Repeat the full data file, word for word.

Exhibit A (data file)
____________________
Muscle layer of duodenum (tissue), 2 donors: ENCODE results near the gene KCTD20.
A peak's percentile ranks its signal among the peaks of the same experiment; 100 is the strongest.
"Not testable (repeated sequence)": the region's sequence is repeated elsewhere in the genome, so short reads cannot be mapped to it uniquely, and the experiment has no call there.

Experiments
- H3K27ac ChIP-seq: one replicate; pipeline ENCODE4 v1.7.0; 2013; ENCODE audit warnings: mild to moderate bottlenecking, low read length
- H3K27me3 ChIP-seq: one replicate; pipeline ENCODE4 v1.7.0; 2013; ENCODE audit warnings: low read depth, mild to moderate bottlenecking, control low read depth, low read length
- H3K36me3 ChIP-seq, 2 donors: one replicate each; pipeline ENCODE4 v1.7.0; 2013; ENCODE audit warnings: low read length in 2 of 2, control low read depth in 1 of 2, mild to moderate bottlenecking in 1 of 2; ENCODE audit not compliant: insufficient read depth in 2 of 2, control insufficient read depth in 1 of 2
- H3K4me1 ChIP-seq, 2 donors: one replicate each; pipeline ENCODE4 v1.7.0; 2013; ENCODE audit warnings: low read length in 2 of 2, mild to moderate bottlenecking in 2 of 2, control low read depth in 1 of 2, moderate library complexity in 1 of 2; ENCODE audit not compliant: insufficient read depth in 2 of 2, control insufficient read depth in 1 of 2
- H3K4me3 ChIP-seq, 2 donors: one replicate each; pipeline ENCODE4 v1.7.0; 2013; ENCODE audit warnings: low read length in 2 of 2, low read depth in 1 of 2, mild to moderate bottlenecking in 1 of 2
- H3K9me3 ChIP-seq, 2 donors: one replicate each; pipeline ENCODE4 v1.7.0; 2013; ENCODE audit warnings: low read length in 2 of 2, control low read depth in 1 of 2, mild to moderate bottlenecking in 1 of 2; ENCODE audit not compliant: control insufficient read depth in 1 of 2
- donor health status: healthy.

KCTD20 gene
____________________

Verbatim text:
Muscle layer of duodenum (tissue), 2 donors: ENCODE results near the gene KCTD20.
A peak's percentile ranks its signal among the peaks of the same experiment; 100 is the strongest.
"Not testable (repeated sequence)": the region's sequence is repeated elsewhere in the genome, so short reads cannot be mapped to it uniquely, and the experiment has no call there.

Experiments
- H3K27ac ChIP-seq: one replicate; pipeline ENCODE4 v1.7.0; 2013; ENCODE audit warnings: mild to moderate bottlenecking, low read length
- H3K27me3 ChIP-seq: one replicate; pipeline ENCODE4 v1.7.0; 2013; ENCODE audit warnings: low read depth, mild to moderate bottlenecking, control low read depth, low read length
- H3K36me3 ChIP-seq, 2 donors: one replicate each; pipeline ENCODE4 v1.7.0; 2013; ENCODE audit warnings: low read length in 2 of 2, control low read depth in 1 of 2, mild to moderate bottlenecking in 1 of 2; ENCODE audit not compliant: insufficient read depth in 2 of 2, control insufficient read depth in 1 of 2
- H3K4me1 ChIP-seq, 2 donors: one replicate each; pipeline ENCODE4 v1.7.0; 2013; ENCODE audit warnings: low read length in 2 of 2, mild to moderate bottlenecking in 2 of 2, control low read depth in 1 of 2, moderate library complexity in 1 of 2; ENCODE audit not compliant: insufficient read depth in 2 of 2, control insufficient read depth in 1 of 2
- H3K4me3 ChIP-seq, 2 donors: one replicate each; pipeline ENCODE4 v1.7.0; 2013; ENCODE audit warnings: low read length in 2 of 2, low read depth in 1 of 2, mild to moderate bottlenecking in 1 of 2
- H3K9me3 ChIP-seq, 2 donors: one replicate each; pipeline ENCODE4 v1.7.0; 2013; ENCODE audit warnings: low read length in 2 of 2, control low read depth in 1 of 2, mild to moderate bottlenecking in 1 of 2; ENCODE audit not compliant: control insufficient read depth in 1 of 2
- donor health status: healthy.

KCTD20 gene